A Beautiful Day at the Pry House!

by Lori Eggleston. 0 Comments

I recently had some tasks to complete out at the Pry House Field Hospital Museum.  The Pry farm is gorgeous this time of year, and I will freely admit that I chose my Pry work day after consulting the weather forecast!  I was able to enjoy a beautiful sunny day there, while still doing my work.


My first task was to prepare to paint two display cases in the house. This bright yellow color was a bit too distracting! A more neutral color will allow our visitors to notice the artifacts on display and not the cases.


I worked in a room which was closed off from the display areas in the house, so that I didn’t have to worry about the dust or paint fumes affecting the artifacts or the visitors!  I was also careful to protect the floor from any paint drips by laying down some sheets of plastic.  After a quick sanding and dusting of the cases, I was able to get the first coat of paint on both cases that morning.

While I waited for the paint to dry, I worked on a few other issues in the displays.  I hid some pest strips in strategic areas, to cut down on the number of insects in the house.  Though we take as many precautions as possible to prevent insects from entering the house, historic buildings tend to have little cracks and gaps which still allow entry to some pests.

You may recall a post I did back in January about the Letterman desk which is on display at the Pry House.  (You can read that one here:  http://guardianoftheartifacts.blogspot.com/2014/01/in-light_5040.html ) There was an issue with the amount of light to which it was being exposed.  Though curtains were installed in the windows to block much of the sunlight, I mentioned that I wanted to put a blue wool standard card on the desk to monitor the issue.  Shortly after that post, the entire desk was covered since the house was closed to the public for the winter.  I didn’t need to worry about monitoring its light exposure at that point!


This blue wool standard is used to help assess the amount of ultraviolet light damage to artifacts. Half of it is covered to keep the light from affecting that side. When I check it later, I will easily be able to see if the uncovered side has faded due to UV exposure. You can also see that I placed the blue wool card out of view behind the label on the desk!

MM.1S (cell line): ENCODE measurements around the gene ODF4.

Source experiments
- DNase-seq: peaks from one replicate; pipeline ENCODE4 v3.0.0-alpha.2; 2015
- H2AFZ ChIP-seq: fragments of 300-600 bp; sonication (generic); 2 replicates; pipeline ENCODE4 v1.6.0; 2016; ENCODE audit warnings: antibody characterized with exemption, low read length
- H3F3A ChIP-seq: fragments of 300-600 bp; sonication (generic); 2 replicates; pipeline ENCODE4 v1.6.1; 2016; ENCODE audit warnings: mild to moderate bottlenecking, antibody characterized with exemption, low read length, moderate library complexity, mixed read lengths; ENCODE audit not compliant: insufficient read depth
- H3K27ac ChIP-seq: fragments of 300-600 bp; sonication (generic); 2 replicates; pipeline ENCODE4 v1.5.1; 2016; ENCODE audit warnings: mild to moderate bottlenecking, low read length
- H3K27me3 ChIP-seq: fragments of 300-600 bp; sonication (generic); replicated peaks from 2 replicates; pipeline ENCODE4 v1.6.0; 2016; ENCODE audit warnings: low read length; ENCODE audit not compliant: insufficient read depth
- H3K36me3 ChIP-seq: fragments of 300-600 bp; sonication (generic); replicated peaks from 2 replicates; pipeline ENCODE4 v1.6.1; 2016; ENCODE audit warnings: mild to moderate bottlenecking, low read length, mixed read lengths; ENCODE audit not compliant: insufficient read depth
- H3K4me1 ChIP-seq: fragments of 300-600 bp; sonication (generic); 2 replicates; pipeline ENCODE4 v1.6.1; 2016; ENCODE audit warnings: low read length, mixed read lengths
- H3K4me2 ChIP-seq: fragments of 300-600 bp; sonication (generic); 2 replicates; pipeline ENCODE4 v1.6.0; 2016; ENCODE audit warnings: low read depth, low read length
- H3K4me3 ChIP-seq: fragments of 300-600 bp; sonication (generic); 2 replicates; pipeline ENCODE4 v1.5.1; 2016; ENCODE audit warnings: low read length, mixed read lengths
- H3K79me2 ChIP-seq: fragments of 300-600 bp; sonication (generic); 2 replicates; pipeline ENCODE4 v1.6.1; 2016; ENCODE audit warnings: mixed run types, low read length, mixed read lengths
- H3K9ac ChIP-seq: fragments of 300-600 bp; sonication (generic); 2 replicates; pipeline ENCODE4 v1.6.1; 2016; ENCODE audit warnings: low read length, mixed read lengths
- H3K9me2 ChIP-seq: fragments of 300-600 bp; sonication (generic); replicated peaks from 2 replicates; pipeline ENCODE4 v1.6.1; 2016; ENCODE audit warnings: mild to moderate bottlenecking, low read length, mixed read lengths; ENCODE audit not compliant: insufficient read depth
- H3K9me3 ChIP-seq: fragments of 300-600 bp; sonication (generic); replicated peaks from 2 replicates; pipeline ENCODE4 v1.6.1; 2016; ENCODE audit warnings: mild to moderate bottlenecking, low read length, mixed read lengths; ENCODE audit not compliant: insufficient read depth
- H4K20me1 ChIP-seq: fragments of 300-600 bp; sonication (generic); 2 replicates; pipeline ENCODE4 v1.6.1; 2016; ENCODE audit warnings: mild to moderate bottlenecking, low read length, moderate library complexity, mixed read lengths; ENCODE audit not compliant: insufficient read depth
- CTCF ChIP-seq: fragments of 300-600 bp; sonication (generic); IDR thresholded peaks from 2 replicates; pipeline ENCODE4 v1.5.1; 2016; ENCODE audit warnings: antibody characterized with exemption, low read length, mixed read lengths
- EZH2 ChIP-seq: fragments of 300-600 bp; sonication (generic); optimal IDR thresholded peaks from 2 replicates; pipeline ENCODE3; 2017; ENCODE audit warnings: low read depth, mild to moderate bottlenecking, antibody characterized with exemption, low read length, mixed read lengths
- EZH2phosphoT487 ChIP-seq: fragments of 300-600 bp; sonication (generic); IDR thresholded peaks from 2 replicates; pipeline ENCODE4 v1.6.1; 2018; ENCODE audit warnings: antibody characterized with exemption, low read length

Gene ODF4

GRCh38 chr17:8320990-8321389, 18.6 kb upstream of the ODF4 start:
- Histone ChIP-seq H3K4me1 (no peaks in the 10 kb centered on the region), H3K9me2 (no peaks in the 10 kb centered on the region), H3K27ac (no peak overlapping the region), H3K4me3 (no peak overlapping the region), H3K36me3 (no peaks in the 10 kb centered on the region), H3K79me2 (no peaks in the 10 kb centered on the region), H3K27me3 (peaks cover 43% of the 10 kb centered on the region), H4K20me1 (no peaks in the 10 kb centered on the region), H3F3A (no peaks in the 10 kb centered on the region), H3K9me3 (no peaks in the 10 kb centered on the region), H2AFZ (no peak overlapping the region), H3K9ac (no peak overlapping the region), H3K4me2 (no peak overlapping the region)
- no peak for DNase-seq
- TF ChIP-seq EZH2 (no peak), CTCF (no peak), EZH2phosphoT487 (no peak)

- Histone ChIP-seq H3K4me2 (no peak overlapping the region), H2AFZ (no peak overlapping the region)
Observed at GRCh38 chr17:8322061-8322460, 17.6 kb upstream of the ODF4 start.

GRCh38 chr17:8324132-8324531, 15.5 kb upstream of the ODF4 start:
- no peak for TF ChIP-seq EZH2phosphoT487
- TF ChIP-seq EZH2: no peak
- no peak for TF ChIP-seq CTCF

At lunch time it was a treat to be able to eat outside on the balcony, and to enjoy the view of the garden, barn, and mountains.


I wasn’t the only one taking advantage of the nice weather. Kyle and Cooper were working hard to keep the Pry medicinal herb garden in good shape.


There are still more great views! If you come to visit the Pry House Field Hospital Museum, don’t forget that there is an overlook out behind the house. It allows for a spectacular view of the Antietam Battlefield!


All too quickly, lunch time was over and I had to get back to my painting.


Back to work now! The cases are already looking much better, but they need a second coat of paint.


Two coats of paint did the trick. You can see that one of the Plexiglas display tops is out of the way in the corner. You can also see that there’s an easel set up next to it. Though it may appear that the easel is out of place here, I purposely put it there so that no one would accidentally trip over the top. Being clear and low to the ground can make them difficult to see when one is walking around and looking at other things…. not that I’m admitting that’s ever happened to me!


Finally, there was the little matter of cleaning up the mess!  It was certainly worth the effort to repaint those cases though.  Now the paint can “cure” for a few weeks while we work on the display of Civil War medicines which will go into these cases.


Photos courtesy of the National Museum of Civil War Medicine.

You can view my entire blog at www.guardianoftheartifacts.blogspot.com.



















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